What the Brexit means for European Startups
Country borders vanish on the Internet, however local regulations for doing business remain online. In line with the Brexit voting, where Britons decided to leave the European Union, new regulations will apply for U.K. Disadvantages of competition are likely to arise as Great Britain diverges from the EU. European entrepreneurs will be challenged as accessing 64 million British customers will be harder once U.K. leaves the EU. Brexit is a blowback for the digital domestic market and is likely to reduce Europe’s competitiveness compared to countries like the USA.
“Brexit is a blowback for the digital domestic market and is likely to reduce Europe’s competitiveness compared to countries like the USA.”
The U.K. will now be less attractive for startups owing to consequential economic and financial uncertainty. British and vibrant European startups based in Britain are now facing the challenges coming along with a fragmented Europe.
Hard access to European Talents and Skills
U.K.-based tech startups seek for talent and work in international teams. CNN states that one in three workers in British startups comes from outside the country. Most of them are coming from other EU member states. Every second specialist in U.K.-based firms is British. Hence, 80% of local tech startups worry about aggravated access to talents stemming the growth of Techies in Britain. The limited access to Europe will shrink the important pool of applicants for companies dramatically.
“One in three workers in British startups is not U.K.-born.”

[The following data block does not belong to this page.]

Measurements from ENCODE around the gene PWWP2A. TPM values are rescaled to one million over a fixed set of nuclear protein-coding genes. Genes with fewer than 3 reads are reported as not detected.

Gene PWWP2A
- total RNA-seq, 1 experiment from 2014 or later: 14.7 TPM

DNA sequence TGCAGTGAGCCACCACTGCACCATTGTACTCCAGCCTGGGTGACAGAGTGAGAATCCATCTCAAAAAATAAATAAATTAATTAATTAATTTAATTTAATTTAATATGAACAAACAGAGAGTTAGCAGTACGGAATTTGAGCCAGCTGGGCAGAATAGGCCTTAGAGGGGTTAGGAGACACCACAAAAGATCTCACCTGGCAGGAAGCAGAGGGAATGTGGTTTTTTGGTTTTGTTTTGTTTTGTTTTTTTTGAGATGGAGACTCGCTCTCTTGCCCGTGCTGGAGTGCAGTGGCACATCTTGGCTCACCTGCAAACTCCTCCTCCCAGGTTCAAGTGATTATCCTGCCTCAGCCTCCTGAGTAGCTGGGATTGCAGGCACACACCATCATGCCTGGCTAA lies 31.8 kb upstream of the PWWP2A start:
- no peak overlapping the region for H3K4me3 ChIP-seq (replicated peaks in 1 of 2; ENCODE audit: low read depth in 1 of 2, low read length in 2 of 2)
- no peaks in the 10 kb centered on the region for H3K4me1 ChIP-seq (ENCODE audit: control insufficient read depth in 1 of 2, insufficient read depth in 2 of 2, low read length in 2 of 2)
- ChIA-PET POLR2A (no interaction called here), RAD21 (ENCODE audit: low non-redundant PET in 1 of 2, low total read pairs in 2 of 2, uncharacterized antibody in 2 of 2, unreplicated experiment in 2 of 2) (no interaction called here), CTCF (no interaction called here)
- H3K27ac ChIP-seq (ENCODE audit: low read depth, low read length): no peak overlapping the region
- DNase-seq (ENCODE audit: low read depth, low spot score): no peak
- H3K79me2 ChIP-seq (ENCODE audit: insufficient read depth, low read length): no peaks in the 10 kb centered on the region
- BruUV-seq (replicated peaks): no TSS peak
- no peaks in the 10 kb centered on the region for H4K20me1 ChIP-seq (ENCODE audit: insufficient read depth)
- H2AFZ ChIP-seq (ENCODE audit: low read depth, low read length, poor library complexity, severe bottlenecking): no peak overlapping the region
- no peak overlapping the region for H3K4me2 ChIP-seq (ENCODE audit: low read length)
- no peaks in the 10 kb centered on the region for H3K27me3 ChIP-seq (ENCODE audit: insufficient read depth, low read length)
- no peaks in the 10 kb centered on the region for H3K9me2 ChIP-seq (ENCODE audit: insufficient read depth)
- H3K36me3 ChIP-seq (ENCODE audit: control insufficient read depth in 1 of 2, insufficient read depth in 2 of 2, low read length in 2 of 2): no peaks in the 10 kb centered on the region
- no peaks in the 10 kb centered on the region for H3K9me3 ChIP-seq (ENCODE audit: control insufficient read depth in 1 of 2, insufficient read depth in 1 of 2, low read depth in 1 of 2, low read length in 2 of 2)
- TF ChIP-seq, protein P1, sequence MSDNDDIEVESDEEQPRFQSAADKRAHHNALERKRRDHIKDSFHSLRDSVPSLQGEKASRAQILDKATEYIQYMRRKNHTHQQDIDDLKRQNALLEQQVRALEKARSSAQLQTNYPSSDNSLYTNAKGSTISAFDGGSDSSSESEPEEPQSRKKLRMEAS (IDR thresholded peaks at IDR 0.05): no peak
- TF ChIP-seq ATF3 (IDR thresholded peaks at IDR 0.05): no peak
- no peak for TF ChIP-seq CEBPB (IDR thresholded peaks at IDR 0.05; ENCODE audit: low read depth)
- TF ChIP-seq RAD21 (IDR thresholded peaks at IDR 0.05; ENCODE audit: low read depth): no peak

Within the next two years foreign workers won’t face any changes, as U.K. will remain part of the European Union until all negotiations in line with Brexit are completed. If EU-citizens then need a visa to stay in U.K. will depend on the post-Brexit deals between Brussels and London.
Loss of Funding and Research Grants for Startups
As a result of Britain leaving the European Union startups and companies expect to lose EU research money, public funding and investments. The largest investor in British venture capital firms, the European Investment Fund, probably stops to invest in the U.K. This might harm the thriving local startup scene. In the lead up to the referendum investments have been put on hold due to economic uncertainties. A regress in growth affected by Brexit is further predicted.
Despite British firms, startups throughout the European Union will be affected by the referendum’s result. Investopedia states that an estimate of 50% of European venture funding comes from London. Experts expect total funding for European startups to plummet by 20% as a result of Brexit. Declining investments and less capital flowing into and from U.K. will torpedo the rise of capital to accelerate European startups’ growth. This will lead to a further regression of the European startup scene compared to Silicon Valley.
“As a result Brexit total European venture funding is expected to plummet by 20%.”
Regulatory Uncertainty for Personal Data